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August 09, 2006

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hey, I have emailed you a few times, and the email keeps bouncing back to me... I don't know why or what to do.

For the bibliotherapy fans: Look for "William's doll" by Charlotte Zolotow and "The Paper Bag Princess" by Robert Meunch. (sp?) They rock.

My 17 month old carries her "Cars! Trucks! Vrrroooom!" around in a little pink purse.

:)

My son loves trains, trucks, and books. And pink. Isn't it great that they can just have fun? :)

Though we have lost most of the make up, Leah also has a My First Purse, though it is all soft so she can't assault anyone with it. LOL.

She is SO going to put her matchbox cars and dinos in that purse. And then if some boy tries to boss her around, she'll wack him upside the head with it.

A. MEN.

(As in, amen. Not, um, @ 'men')

You rock, because you are such a thoughtful, considerate, big-hearted mother.

And the blogosphere rocks for getting you. (Well, those that *do* get you.)

My God, it's Utopia in this comment section! I'm basking in the warm glow that eminates off progressive parents!

The line for some folks may be drawn if a boy takes his girl-toys and/or girl-wear out of the house and into the world, say, on a trip to the store.

When Molly was 3, she had a marvelous guy friend named Louie. They attended day care together at a co-op on the Stanford Campus. Much to his deilght, one of their teachers made Louie a skirt as wearing long majestic skirts, scarves and gloves made him feel like a million bucks. (Fashion note - His outfits reminded me of Katherine Hepburn in The Philadelphia Story)

Louie's mother thought the skirt was fabulous; Louie's dad thought otherwise most especially when Louie would insist on wearing the skirt to the mall and elsewhere.

My take - though we're comfortable with little girls in tough jeans and overalls running around in the playground, I'm pretty certain that a little boy dressed as femme as the girls are tomboyish would make many folks as queasy as Louie's pop.

Further to Gloria Steinham, she's downright femme. Have you ever seen her perfectly manicured hands? They're an elegant sight to behold. If the revolution came and we were all made gender equal, Ms. Steinham would not be ready to milk cows on the people's organic dairy farm.

Thanks, as always, Kristen, for sharing your provocative and eloquent writing.

(Also, it was an honor and pleasure to meet you at BlogHer. I apologize that I was too manic to sit down with you and anyone to shoot the mommyblogging shit, but perhaps next year at BlogHer 07)

My daughter was putting lipstick on thomas the tank engine today-makes me feel good to see her cross the streams. I love your blog and have been lurking for quite some time.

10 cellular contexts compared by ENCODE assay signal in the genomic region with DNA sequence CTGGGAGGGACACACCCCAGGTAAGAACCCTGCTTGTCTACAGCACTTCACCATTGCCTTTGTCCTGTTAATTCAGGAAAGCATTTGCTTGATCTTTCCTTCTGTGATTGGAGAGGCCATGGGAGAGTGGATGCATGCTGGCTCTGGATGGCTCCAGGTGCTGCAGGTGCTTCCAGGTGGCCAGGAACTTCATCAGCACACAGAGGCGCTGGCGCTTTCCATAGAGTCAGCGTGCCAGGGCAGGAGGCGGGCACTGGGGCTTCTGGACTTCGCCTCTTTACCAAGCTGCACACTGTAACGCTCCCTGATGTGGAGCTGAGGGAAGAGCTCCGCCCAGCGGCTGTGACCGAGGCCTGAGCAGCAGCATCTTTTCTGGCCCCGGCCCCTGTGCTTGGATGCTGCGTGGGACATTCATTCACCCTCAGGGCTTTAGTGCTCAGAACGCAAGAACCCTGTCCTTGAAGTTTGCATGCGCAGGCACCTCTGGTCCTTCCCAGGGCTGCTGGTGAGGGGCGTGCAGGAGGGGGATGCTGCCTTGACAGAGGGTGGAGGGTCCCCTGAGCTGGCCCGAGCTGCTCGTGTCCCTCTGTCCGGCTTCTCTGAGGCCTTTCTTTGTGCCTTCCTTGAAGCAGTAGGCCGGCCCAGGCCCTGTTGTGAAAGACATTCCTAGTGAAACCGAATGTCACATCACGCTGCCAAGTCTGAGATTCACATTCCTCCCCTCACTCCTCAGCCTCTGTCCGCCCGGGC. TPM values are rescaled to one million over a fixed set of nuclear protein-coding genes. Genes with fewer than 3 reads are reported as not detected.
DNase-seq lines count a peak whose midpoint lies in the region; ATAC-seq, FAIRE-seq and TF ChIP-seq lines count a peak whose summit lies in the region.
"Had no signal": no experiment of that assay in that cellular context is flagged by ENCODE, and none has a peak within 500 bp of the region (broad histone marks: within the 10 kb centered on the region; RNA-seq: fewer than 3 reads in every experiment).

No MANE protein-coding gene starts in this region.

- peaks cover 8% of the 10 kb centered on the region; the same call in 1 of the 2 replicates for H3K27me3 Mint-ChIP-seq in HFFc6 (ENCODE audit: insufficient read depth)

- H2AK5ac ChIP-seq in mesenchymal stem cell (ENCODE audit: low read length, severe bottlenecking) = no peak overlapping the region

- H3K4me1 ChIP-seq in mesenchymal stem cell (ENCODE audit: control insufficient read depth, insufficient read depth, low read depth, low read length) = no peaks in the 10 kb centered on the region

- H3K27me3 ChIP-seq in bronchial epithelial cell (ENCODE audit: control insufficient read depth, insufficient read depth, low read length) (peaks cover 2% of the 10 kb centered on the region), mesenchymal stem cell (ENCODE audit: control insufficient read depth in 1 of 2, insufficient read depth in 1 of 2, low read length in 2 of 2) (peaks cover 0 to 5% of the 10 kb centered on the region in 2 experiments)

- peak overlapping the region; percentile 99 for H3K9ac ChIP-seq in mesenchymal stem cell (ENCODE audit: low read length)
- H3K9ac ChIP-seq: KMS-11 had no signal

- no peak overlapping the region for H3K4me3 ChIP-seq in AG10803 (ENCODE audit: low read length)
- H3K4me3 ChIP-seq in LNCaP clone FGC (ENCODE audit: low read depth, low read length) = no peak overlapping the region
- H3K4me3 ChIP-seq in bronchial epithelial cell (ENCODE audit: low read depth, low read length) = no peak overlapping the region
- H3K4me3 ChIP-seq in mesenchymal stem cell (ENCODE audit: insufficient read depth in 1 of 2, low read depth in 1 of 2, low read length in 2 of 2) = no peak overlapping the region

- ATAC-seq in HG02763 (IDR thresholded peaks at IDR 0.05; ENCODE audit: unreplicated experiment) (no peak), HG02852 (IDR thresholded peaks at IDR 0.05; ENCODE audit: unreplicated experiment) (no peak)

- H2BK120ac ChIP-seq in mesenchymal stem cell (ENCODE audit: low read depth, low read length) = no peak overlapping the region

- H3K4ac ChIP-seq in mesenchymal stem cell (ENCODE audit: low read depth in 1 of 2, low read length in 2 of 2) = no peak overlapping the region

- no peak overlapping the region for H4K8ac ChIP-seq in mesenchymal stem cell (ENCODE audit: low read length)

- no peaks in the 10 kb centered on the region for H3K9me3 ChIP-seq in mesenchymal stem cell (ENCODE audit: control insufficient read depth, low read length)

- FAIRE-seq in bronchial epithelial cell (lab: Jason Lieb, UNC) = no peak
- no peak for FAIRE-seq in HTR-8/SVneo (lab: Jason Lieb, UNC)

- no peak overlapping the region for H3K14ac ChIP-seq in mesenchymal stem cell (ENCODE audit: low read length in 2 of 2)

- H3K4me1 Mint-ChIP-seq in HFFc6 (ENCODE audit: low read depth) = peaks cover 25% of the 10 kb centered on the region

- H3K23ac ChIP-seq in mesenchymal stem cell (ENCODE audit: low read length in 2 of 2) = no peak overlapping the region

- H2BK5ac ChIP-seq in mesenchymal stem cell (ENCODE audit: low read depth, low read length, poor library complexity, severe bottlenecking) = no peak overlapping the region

I think my daughter is lucky to have two older brothers, because she will have their toys to play with,plus any "girl" toys she gets as gifts. She's still in the chewing on everything stage, so her favorite toys are big plastic cars and Power Rangers.

But I must admit, I'm looking forward to seeing her cradling a baby doll in her arms.

Choice is good. A bad thing would be to ban all pink and princess stuff. I've seen that backfire on a friend who declared her daughter would not be exposed to those tools of the patriarchy. Well, guess what? Her little girl could not get enough of that stuff. We always want what we don't have, eh?

My girl has a "first purse" and now my son plays with it as much as she does.

What will make me sad is when they go to school and learn what other kids think is right and wrong, which most likely will be extremely gender-specific. I am enjoying their current innocence and openness.

choice. yes. that's the goal.

change this statement:

"Here honey. Make sure to put the eggs in the refrigerator because your husband won't like bad eggs with his toast in the morning."

into this:

"Here honey. Make sure to put the eggs in the refrigerator because your sexy boy-toy needs to find them easily. You wouldn't want bad eggs to be served to you in bed, now would you?"

much better.

Sounds like you have it figured out. If she ends up being a total girly girl who likes shopping and shoes and purses, at least you'll know she likes that stuff by choice, not because she doesn't know the flip side of the coin.

My sister in law runs a daycare out of her house. She has all boys and one girl in her charge. She bought a second hand kitchen ensemble at a garage sale, the first "girl" toy she's ever gotten. Pink and all. And the boys fight over who gets to play with it just as much as the girls. It's easy to fall into gender roles with toys, but unless kids are told that boys play with trucks and girls play with dolls, they don't know the difference and make their own mind up.

Psssst-- my son has a stove. And a Little People Dollhouse with a PINK roof. And he loves them both.

Of course, he also has lots of cars and trucks. And, despite my best gender neutral toy offering efforts, he loves them more. He loves cars, in fact, with an unholy fervor that must be seen to be believed.